Automated bibisect to find source of a bug

In programming, we usually face bugs that we should fix to maintain or improve our software. In order to fix a bug, first we should find the source of the problem, and there are tools like “Automated bibisect” are available to help, specially when the bug is a regression.

You probably know what a regression is:

Regression bugs are special kinds of bugs. They describe a feature that was previously working well, but at some point a change in the code has caused it to stop working. They are source of disappointment for the user, but they are easier to fix for the developers compared to other bugs! Why? Because every single change to the LibreOffice code is kept in the source code management system (Git), it is possible to find that which change actually introduced the bug.


But, how to find where (in which commit) the bug has actually introduced? The answer is provided by the Git; the source code management system that most of us use, and is used in LibreOffice development. Git provides a command named bisect.

Using git bisect, you can find the exact commit where the bug was introduced with the minimum number of tries possible using binary search. After invoking git bisect start, you should mark the last bad commit you know using git bisect good, and then the first bad commit you know using git bisect bad. Then you are told what is the number of estimated steps you need to go. You should compile each commit that is checked out, and then test to see if the problem is there.

Binary bibisect

But wait! Isn’t it true that compiling LibreOffice takes a while? Is git bisect for LibreOffice is something usable, in a short period time? The answer is no, but there is a solution called binary bisect or bibisect. Binary builds of all commits within certain periods of time are available as git repositories, and you can do git bisect on these repositories.

You can read more about bibisect here:

First, you have to find a suitable repository. If the bug is reproducible on every platform, you can choose among the repositories according to your OS:

For example, consider tdf#141049. It is about bad rendering of an EMF figure, which is wrongly displayed as blank. It was OK in LibreOffice 6.2, but in newer versions of LibreOffice 6.2, the problem appeared. So, if you are working on Linux, bibisect-linux-64-6.3 would be the right choice, because it provides “libreoffice-6-2-branch-point to libreoffice-6-3-branch-point and then libreoffice-6-3”.

good output in binary bibisect


bad output in binary bibisect


Figure 1: The good, and the bad!

We start by downloading the repository bundle from TDF repo: (Warning: The bundle is ~8GB, and you need more space to extract and work with it)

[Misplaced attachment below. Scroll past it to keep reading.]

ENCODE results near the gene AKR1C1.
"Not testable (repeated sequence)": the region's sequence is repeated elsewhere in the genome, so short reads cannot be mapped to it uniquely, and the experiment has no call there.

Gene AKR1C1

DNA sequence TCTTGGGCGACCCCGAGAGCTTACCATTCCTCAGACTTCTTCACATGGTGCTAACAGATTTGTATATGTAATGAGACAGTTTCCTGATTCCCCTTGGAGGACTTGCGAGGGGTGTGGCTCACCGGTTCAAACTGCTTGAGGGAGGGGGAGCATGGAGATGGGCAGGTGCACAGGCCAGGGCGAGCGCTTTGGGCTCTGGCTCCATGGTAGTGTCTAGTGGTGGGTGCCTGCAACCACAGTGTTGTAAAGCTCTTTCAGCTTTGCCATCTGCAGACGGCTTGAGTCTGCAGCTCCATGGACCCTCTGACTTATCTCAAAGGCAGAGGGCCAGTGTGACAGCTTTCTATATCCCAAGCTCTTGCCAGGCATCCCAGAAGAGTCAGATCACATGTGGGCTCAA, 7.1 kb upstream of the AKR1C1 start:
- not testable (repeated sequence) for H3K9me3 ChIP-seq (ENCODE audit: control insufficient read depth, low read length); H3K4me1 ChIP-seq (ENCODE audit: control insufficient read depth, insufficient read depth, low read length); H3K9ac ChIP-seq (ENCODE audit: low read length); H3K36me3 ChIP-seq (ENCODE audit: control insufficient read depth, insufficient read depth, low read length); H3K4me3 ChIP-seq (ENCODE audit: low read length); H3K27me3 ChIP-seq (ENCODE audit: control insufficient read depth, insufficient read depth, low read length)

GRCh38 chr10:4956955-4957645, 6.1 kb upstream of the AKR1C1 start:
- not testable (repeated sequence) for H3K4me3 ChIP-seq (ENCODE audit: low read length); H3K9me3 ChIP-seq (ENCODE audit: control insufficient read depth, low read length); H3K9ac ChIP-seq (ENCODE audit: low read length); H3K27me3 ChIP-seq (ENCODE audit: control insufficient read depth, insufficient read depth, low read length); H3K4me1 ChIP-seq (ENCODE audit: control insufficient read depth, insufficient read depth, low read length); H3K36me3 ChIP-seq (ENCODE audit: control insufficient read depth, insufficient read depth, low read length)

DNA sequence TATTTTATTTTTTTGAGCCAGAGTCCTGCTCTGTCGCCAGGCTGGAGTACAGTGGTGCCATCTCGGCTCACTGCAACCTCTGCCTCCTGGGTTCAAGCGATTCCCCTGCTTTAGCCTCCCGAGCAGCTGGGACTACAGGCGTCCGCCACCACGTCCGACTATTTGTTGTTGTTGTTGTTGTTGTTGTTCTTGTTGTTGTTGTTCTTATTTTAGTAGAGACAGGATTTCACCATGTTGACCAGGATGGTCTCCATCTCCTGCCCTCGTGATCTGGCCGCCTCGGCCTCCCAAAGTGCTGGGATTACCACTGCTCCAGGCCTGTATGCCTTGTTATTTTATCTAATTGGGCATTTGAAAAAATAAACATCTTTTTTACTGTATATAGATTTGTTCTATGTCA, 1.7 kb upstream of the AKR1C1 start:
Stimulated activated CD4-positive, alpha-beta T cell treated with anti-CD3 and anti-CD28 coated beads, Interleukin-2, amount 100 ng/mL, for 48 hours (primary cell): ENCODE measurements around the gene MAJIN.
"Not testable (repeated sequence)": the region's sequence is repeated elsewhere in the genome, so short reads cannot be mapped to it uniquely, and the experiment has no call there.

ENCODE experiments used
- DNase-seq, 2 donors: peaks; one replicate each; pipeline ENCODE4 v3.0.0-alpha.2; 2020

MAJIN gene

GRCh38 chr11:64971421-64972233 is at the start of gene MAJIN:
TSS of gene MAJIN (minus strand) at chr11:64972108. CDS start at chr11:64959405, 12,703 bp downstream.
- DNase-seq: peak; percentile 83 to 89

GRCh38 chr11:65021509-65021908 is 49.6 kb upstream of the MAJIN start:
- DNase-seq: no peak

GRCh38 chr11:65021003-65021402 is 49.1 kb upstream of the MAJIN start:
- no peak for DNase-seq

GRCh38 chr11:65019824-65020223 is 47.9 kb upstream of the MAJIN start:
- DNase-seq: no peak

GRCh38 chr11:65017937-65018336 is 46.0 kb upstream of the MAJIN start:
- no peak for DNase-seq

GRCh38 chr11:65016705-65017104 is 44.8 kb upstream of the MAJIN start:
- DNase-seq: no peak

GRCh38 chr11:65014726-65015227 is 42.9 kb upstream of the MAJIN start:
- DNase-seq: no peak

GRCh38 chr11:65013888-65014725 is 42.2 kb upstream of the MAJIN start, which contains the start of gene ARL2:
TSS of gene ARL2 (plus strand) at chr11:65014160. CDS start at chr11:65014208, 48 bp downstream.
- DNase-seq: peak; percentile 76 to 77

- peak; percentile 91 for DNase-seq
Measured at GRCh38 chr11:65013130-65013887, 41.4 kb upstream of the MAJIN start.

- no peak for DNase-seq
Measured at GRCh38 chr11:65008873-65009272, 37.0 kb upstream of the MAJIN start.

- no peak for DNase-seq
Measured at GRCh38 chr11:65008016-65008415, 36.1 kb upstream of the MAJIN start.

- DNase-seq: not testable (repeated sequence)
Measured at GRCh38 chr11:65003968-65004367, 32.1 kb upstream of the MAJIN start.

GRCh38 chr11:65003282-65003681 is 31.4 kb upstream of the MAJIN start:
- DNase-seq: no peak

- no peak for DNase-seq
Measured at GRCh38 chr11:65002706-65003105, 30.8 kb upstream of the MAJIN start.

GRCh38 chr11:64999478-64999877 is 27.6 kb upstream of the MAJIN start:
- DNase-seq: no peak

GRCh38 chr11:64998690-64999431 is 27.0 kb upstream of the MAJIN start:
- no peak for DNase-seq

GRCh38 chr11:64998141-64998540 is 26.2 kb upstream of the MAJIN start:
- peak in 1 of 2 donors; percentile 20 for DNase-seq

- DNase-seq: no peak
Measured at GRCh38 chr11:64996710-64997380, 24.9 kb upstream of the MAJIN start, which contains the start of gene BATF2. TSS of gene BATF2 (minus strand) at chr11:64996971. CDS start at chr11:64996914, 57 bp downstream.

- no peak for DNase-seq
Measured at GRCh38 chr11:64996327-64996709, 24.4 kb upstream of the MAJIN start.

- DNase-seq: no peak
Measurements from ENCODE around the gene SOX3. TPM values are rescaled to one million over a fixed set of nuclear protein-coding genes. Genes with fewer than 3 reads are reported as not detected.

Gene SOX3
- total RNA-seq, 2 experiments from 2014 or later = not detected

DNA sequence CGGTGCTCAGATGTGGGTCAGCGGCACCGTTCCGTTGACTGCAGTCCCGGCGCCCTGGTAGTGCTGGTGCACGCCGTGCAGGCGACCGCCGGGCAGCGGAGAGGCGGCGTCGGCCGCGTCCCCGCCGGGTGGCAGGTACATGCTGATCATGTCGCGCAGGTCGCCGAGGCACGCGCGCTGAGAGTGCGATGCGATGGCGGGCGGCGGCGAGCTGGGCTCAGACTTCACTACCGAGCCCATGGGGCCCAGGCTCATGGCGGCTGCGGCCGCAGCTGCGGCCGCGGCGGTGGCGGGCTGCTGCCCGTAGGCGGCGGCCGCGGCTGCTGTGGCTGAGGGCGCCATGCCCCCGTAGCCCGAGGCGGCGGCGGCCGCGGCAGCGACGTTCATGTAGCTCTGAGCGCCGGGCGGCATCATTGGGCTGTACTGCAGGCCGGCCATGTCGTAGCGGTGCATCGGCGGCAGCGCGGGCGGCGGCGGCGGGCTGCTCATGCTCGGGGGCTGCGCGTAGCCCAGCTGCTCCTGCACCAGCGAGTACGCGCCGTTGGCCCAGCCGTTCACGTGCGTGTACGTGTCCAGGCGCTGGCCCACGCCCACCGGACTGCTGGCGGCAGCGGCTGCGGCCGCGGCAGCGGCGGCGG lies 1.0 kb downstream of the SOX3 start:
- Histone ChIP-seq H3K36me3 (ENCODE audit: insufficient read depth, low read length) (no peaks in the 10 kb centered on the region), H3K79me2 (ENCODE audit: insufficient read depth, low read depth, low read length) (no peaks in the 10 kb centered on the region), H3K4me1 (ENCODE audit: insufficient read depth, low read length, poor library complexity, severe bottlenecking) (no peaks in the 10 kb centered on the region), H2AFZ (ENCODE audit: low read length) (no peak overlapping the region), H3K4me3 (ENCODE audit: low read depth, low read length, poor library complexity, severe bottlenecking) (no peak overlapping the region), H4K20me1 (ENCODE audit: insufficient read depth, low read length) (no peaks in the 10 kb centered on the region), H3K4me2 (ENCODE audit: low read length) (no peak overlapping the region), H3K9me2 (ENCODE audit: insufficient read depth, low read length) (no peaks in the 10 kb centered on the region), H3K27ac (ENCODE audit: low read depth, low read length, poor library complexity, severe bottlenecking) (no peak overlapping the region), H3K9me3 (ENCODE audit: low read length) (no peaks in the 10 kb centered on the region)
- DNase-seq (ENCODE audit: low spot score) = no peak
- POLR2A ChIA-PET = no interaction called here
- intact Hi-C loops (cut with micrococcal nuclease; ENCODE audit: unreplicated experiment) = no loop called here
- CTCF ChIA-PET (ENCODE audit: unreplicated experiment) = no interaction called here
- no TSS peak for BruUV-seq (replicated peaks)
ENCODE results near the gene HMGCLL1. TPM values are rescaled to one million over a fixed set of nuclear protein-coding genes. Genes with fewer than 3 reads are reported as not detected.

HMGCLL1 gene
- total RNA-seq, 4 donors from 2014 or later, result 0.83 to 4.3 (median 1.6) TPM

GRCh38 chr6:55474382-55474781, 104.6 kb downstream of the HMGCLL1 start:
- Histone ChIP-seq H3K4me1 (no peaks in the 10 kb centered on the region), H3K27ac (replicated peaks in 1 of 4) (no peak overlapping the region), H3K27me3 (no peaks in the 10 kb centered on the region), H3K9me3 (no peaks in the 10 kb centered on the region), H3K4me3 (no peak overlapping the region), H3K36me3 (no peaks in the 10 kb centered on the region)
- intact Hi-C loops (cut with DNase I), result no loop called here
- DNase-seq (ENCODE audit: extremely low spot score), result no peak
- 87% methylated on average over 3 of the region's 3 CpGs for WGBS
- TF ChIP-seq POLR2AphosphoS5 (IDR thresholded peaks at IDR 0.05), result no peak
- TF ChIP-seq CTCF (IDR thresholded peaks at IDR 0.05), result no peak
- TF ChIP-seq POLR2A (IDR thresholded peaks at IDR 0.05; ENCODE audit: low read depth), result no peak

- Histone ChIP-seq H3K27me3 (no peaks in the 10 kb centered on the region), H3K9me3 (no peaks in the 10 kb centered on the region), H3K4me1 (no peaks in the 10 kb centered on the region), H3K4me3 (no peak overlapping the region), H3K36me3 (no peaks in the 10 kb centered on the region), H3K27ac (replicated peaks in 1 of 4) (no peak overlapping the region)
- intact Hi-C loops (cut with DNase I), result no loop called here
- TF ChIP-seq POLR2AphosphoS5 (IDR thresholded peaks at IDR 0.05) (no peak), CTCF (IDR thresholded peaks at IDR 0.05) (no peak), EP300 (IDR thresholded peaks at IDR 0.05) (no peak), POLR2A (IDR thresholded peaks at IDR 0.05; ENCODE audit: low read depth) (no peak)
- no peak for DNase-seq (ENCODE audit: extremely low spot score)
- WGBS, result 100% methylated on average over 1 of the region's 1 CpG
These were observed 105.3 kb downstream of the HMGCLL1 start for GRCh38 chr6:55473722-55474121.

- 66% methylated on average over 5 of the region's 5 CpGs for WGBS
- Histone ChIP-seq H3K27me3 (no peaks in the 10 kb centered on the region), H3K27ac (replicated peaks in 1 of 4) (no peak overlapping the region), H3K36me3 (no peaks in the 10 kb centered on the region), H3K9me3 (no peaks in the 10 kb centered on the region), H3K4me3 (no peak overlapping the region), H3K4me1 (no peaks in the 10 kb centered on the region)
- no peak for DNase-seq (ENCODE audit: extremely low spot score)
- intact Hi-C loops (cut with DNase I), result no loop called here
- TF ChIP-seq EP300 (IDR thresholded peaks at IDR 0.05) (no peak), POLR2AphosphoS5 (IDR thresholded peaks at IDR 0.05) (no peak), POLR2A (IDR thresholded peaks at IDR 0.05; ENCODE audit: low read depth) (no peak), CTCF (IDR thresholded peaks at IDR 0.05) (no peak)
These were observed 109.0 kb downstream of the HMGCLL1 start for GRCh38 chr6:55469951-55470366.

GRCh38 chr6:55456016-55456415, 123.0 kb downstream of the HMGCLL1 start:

$ wget --continue
$ git clone -o bundle linux-64-6.3.git-bundle linux-64-6.3

Then you can work with the linux-64-6.3 like a normal git repository, and do bisect on it. In each step, you open the example file of the bug in LibreOffice using ./instdir/program/soffice and check if it the problem is there, or not. If it’s good, you use git bisect good and if it’s bad, you invoke git bisect bad. You should continue this process until it is finished, and you find the first bad commit.

Let’s see a video tutorial:

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Automated bibisect

But what if we could automate this process? Fortunately, this is possible! It is called automated bisect, and it is usable on binary bisect repositories as an automated bibisect.

For the tdf#141049, if you create PDF output from the input file, there is a visible difference in the size of the blank output, and the size of the correct output.

To simplify, I’ve create tdf141049.doc from one of the figures that is not shown in the original example. The blank output is <20k, but the correct output is > 40k.  This provides a way to differentiate between good and bad commits automatically: checking the size to be > 40k is used to determine if the commit is good or bad.

We store this script as

./instdir/program/soffice --headless --convert-to pdf tdf141049.doc
size=$(wc -c <"$file")
if [ $size -ge $minsize ]; then
    exit 0
    exit 1

And then we do automated bibisect:

$ cd linux-64-6.3
$ git bisect start
$ git bisect bad  master    # master is bad
$ git bisect good oldest    # oldest is good
Bisecting: 4085 revisions left to test after this (roughly 12 steps)
$ git bisect run ./
Author: Jenkins Build User <tdf@pollux.tdf>
Date: Tue May 28 09:22:52 2019 +0200

source sha:69b62cfcbd364d7f62142149c2f690104b217ca1

That’s it! The script determines which commit is good, and which is bad, and through bisect binary search, the first bad commit will be found within seconds. The automated bibisect provides the exact commit which is the source of the bug, and you should work on this commit to fix the problem.

Final Notes

In the end, I should note  that not it is not easy to do automated bibisect for every bug. But, if you create PDF or SVG output from the input file, you can possibly write a script to analyze the output and automate the task. The script have to return 0 to the shell if the commit was good, and non-zero if it was bad. The values greater than 127 and also 125 can be used to skip the commit.

If you want to get started with LibreOffice development, I suggest you to see our video tutorial:

Getting Started (Video Tutorial)